Shortage of affordable child care may have wider impact on Texas workforce, experts say

HOUSTON, Texas (KTRK) -- For the past two years, COVID-19 has loomed over families in the Houston area, and it seems that there will be no relief soon for those with young children. There is a shortage of early childhood care in Texas, which may significantly impact the workforce.

Experts from the Children at Risk non-profit organization held a virtual summit on Wednesday to discuss the impact of the challenges the workforce would face.

Early childhood educators work with children between zero to five years old. In Texas, the minimum wage for the profession is $10.15 an hour.

According to advocates, the pay is so inadequate that it ranks in the country's bottom 2% of professions.

"The way we fund K-12 is exactly how we ought to fund before kindergarten. Science shows us that 85% of brain development happens by age three," said Jim Spurlino, member of the national advisory council for the PN3 (Prenatal-to-3) Policy Impact Center.

"I wish it wasn't called child care because many public officials just don't get it. They think they think child care is babysitting. They don't understand that child care is early education."

Kim Kofron, director of early childhood care education with Children at Risk, says that brain development sets them up for a love of learning at a young age. "The brain development that happens in that age group for young children sets them up for a lifelong love of learning. It sets their brain and bodies up to enter kindergarten successfully and graduate high school and go to college."

There was already a shortage in affordable child care before the pandemic, said Kofron. Nearly half of Texas families were in a child care desert, meaning at least three children for one licensed child care slot.

After 2020, the number of child care providers dropped to 16%. In 2022, Texas' child care workforce is only at 84% of pre-pandemic levels.

Advocates say the average cost of child care for infants in Texas is $10,826, slightly higher than the average cost of public college tuition. Panelists at the summit expressed that early childhood educators need better pay.
"A talented workforce teacher can go to a fast food or convenience store and make double what they're making at the center," said Kofron. "That choice seems pretty easy to make."

In an interview with Kofron, ABC13 asked if the issue of low pay is up to the facility to address or is it a situation that goes deeper.

"Yeah, it's a deeper-rooted issue than that. We can't have 200 infants around as we can with college students. The ratio has to be lower to care and do a high-quality job," said Kofron. "The way our funding system works, it's really on our parents' backs who are paying. If you're a low-income family, you're even more strapped. It's this vicious cycle."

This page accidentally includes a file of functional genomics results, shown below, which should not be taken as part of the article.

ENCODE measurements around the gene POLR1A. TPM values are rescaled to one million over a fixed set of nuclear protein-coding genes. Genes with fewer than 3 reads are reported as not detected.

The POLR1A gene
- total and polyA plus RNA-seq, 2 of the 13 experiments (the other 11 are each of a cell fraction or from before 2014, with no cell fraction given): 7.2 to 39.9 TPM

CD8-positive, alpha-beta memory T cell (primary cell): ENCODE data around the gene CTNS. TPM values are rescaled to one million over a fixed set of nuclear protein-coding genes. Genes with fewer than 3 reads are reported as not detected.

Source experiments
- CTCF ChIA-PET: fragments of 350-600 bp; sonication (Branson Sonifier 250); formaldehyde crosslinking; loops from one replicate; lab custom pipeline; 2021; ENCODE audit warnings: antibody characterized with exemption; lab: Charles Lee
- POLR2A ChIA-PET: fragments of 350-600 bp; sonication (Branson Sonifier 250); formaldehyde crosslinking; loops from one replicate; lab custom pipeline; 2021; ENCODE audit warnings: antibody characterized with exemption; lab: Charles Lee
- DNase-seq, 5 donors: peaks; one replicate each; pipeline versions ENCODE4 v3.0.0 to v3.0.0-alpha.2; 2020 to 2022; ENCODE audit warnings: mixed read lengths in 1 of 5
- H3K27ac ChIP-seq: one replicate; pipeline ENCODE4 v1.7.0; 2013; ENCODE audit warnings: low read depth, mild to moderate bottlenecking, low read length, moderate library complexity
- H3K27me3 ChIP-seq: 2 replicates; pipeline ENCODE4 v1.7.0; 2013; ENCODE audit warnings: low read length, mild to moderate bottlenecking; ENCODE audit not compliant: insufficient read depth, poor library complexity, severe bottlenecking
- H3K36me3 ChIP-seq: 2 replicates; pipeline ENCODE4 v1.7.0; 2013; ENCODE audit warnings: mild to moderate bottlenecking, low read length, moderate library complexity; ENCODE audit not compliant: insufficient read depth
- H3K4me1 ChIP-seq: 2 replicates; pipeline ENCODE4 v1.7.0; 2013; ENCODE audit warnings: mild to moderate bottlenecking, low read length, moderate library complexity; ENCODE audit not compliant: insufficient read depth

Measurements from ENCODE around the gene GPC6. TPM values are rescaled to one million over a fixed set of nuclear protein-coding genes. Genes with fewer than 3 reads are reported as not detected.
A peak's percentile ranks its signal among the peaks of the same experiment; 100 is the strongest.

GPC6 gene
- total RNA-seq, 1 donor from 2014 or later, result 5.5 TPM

As a result, experts say several parents struggle to re-enter the workforce and continue their education. Kofron says there's a wider-scale economic impact from this issue.

"Texas is losing money as well. We are cutting ourselves short by not allowing all of our workforce to go back to work," Kofron said.

The cost of child care is another dilemma that families are facing. Many can't afford it and are unable to return to the workforce. In comparison, this isn't necessarily a woman's issue; it disproportionately impacts women, said CEO of Workforce Solutions Borderplex, Leila Melendez.

"Women are more likely to work in service jobs that can't be done remotely. Women bear the brunt of child care responsibilities and are typically the first in the household to solve that child care need. They provide the care themselves rather than working in many cases," Melendez said. The state saw a 36% increase in parents leaving the workforce due to child care issues."

Last March, the federal government passed the American Rescue Plan Act in 2021, which partly provided funding to counties and states to distribute to early childhood care centers.

On Wednesday, Harris County Judge Lina Hidalgo tweeted that funding is still available to help child care centers stay afloat in this time of need.

However, experts say this is just a temporary band-aid and that we need to start thinking about what needs to be done to work towards a long-term solution.

"This is probably about mostly taxes and public policy. Things like tax credits for dependent care accounts, a tax credit for employer contributions to child care, raising the caps on pre-tax contributions, and advocating renewing the expanded Child Tax Credit, which recently expired," said Spurling. "Congress failed to renew it when it was proven to reduce child poverty by almost 30 percent. We can't let our public officials off the hook when they come up with a good idea and then fail to renew it."

"We need to change our mindset that care is not just for families. It's really for all of us. When we have children in high-quality centers, they will be better workers. When they get into that workforce 20 years from now, they will be taking care of us when we're in nursing homes," said Kofron. " I hope to see continued conversations and work across the aisle. This is a bipartisan issue. It affects families on both sides."

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